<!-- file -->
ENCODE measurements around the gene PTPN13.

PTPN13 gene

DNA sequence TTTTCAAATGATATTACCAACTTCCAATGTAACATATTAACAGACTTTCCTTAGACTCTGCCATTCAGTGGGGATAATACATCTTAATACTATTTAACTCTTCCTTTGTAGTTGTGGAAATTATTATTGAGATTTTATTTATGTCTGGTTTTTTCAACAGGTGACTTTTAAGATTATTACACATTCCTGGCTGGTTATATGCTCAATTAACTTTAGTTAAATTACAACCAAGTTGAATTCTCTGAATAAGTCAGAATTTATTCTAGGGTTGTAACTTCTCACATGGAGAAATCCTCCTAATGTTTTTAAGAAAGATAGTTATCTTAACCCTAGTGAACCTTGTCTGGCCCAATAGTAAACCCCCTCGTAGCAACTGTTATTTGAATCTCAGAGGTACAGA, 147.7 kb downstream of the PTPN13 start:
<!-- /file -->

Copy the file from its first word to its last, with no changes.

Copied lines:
ENCODE measurements around the gene PTPN13.

PTPN13 gene

DNA sequence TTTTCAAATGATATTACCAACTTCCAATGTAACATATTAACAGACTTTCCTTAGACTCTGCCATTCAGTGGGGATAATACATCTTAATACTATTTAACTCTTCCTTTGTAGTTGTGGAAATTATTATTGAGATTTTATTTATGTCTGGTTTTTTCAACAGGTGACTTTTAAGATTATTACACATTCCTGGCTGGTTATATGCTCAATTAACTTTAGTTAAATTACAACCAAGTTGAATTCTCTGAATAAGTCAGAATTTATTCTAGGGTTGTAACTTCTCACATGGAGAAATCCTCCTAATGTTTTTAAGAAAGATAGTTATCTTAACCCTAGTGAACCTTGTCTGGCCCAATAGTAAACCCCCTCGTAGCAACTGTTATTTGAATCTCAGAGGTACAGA, 147.7 kb downstream of the PTPN13 start: